The oocytes matured in vivo (M-vivo-OCC), regardless of the presence or absence of cumulus cells during insemination (I-OCC, I-DC, and I-DO), had a greater percentage of embryo development than those matured in vitro (M-vitro-OCC, M-vitro-DC and M-vitro-DO) (4-cell stage: P < 0.01, Fig. 4D and Table S5; morula stage: P < 0.01, Fig. 4E and Table S5; and blastocyst stage: P < 0.01, Fig. 4F and Table S5).

Embryonic development based on number of 2-cell embryos

To evaluate the contribution of cumulus cells and gap junctions after insemination, we quantified the percentage of embryos from each stage relative to the total number of 2-cell embryos. For the oocytes matured in vivo (M-vivo-OCC), a high percentage of embryo development was dependent on the presence of cumulus cells and their gap junctions with oocytes during insemination. For the M-vivo-OCC oocytes that retained gap junctions with cumulus cells during insemination (I-OCC), we observed the highest embryo development percentage. If cumulus cells were separated from oocytes, but were still present in the insemination medium (I-DC), a median embryo development percentage was obtained. If cumulus cells were removed from the oocytes during insemination (I-DO), the lowest embryo development percentage was obtained (4-cell stage: P < 0.01, Fig. 4G and Table S6; morula stage: P < 0.01, Fig. 4H and Table S6; and blastocyst stage: P < 0.01, Fig. 4I and Table S6).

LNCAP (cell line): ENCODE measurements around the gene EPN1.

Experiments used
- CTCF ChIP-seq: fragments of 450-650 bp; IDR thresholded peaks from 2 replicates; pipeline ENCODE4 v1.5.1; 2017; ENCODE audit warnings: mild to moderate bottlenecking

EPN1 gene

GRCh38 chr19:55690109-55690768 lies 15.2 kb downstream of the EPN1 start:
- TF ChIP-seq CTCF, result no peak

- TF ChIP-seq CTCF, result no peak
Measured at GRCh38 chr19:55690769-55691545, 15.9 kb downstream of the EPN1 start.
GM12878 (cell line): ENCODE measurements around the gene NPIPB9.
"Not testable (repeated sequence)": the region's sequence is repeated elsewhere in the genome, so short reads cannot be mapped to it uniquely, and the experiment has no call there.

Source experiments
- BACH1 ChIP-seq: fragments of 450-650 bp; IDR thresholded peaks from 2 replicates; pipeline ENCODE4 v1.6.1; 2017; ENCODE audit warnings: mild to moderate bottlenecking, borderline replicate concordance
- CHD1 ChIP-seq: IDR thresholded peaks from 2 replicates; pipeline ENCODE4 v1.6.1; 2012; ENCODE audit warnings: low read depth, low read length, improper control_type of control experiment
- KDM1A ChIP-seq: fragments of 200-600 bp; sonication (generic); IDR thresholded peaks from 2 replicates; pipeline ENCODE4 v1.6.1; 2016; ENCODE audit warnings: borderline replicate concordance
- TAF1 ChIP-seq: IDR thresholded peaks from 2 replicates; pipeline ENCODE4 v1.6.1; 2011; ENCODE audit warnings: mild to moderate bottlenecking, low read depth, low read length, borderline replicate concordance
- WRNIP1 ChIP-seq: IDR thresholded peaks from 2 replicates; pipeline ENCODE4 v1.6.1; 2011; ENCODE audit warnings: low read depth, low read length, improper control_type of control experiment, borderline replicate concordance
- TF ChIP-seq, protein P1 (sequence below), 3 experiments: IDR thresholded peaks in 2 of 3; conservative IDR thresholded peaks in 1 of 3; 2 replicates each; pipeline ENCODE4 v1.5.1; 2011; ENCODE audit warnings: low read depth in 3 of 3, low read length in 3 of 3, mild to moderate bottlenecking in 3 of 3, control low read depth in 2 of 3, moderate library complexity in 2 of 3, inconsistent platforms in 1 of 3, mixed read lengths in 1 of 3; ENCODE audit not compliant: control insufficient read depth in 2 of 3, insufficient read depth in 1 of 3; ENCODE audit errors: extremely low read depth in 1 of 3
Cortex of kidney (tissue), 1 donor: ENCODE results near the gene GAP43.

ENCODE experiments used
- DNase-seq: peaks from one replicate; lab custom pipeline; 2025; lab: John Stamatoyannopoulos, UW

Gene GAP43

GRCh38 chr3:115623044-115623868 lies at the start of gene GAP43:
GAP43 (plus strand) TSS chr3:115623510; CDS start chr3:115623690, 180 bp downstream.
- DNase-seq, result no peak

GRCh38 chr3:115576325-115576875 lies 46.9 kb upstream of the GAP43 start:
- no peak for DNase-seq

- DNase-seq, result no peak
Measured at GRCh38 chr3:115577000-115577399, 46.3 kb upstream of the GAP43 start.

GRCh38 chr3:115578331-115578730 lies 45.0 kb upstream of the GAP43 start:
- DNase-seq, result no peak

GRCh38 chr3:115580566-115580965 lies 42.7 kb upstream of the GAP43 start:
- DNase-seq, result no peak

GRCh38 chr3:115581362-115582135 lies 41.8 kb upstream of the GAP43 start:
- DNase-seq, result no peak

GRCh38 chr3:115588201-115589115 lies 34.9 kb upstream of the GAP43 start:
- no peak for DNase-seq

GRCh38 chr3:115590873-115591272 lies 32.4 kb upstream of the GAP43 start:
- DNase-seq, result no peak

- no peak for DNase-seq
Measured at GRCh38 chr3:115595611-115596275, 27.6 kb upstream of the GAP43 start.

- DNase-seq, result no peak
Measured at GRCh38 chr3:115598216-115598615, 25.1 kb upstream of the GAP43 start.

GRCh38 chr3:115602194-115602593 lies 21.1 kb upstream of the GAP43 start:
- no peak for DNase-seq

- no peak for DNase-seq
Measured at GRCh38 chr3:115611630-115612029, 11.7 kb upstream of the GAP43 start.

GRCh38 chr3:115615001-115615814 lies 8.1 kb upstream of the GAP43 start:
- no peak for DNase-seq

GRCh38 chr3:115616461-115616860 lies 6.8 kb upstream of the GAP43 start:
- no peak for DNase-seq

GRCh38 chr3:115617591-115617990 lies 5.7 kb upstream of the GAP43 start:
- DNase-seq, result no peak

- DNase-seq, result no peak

For the OCCs matured in vitro (M-vitro-OCC), the absence of cumulus cells during insemination (I-DO) did not affect embryo development (4-cell stage: P > 0.05, Fig. 4G and Table S6; morula stage: P > 0.05, Fig. 4H and Table S6; and blastocyst stage: P > 0.05, Fig. 4I and Table S6). Similar results were obtained with DOs matured in vitro (M-vitro-DO) (4-cell stage: P > 0.05, Fig. 4G and Table S6; morula: P > 0.05, Fig. 4H and Table S6; and blastocyst: P > 0.05, Fig. 4I and Table S6).